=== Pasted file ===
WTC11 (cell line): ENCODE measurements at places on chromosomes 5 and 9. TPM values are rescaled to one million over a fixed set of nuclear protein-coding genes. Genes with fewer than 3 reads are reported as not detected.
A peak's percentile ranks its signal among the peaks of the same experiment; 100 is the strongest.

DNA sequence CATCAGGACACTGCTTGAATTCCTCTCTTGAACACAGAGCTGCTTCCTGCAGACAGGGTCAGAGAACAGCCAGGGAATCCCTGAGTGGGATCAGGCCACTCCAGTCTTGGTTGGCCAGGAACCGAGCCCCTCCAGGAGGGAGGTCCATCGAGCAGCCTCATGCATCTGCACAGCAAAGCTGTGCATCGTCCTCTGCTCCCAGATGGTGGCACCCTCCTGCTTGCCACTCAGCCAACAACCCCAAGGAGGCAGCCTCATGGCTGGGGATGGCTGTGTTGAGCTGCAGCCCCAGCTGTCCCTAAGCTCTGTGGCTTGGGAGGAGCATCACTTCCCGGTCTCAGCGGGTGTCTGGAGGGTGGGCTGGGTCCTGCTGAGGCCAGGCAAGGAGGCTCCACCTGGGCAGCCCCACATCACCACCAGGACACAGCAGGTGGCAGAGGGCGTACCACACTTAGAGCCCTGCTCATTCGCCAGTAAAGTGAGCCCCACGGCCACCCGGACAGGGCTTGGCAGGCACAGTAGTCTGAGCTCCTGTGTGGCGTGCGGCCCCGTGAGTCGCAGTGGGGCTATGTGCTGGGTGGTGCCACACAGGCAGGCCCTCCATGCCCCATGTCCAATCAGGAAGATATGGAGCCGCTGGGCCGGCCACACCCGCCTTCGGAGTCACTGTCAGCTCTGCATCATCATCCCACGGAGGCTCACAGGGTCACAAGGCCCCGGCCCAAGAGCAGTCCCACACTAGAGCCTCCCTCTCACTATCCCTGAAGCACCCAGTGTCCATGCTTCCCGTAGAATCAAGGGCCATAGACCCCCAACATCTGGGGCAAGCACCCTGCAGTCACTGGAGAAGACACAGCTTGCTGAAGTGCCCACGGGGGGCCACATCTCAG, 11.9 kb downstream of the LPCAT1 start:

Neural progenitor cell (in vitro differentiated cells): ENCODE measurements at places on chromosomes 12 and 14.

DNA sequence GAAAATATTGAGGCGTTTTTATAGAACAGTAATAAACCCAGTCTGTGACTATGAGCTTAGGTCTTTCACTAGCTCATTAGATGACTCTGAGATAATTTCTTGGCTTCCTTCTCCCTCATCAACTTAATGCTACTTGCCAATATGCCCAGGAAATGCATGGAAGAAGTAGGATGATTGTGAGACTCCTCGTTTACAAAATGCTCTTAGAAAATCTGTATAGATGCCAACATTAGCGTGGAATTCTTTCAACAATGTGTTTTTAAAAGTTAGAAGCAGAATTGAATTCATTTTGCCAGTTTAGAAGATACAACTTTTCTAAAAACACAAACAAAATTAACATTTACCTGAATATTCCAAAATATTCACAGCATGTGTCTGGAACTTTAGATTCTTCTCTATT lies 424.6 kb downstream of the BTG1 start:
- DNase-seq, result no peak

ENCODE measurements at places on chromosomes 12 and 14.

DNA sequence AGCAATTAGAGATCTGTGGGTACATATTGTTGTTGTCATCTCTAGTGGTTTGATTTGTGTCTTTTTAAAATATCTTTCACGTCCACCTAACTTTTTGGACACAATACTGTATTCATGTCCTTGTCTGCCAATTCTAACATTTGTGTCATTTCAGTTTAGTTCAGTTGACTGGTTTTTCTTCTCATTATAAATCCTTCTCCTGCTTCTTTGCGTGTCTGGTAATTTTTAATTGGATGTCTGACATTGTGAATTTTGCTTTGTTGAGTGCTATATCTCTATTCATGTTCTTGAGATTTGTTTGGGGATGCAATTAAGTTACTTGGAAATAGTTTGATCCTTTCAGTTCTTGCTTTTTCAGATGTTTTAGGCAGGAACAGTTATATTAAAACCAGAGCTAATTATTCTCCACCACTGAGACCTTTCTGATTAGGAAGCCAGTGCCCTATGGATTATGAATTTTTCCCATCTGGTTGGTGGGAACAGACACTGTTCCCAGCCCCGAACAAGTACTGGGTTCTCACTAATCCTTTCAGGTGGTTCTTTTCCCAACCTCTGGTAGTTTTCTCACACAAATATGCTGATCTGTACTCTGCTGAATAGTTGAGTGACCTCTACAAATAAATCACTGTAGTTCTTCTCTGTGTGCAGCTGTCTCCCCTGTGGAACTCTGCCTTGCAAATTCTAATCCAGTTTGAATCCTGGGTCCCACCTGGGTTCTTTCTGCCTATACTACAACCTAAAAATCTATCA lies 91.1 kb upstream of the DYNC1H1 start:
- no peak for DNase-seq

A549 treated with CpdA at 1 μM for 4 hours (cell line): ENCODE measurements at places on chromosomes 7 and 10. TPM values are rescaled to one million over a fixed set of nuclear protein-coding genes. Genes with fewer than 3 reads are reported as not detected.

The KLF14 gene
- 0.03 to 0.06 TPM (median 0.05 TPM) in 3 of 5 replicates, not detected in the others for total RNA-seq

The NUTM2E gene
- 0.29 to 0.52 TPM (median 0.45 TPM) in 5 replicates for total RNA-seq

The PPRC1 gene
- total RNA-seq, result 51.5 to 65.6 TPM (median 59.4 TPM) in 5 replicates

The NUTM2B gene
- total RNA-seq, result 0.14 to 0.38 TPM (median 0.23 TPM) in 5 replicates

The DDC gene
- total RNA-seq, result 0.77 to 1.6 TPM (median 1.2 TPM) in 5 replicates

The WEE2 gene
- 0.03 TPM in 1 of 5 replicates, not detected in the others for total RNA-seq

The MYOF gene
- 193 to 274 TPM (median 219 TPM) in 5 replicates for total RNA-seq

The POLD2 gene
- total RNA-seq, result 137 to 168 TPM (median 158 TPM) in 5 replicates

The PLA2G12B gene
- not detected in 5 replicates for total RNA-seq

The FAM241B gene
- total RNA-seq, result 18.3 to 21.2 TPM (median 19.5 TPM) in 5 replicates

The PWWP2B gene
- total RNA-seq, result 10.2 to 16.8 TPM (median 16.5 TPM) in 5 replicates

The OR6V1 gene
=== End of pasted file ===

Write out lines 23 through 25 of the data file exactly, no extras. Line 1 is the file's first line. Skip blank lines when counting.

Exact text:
The MYOF gene
- 193 to 274 TPM (median 219 TPM) in 5 replicates for total RNA-seq

The POLD2 gene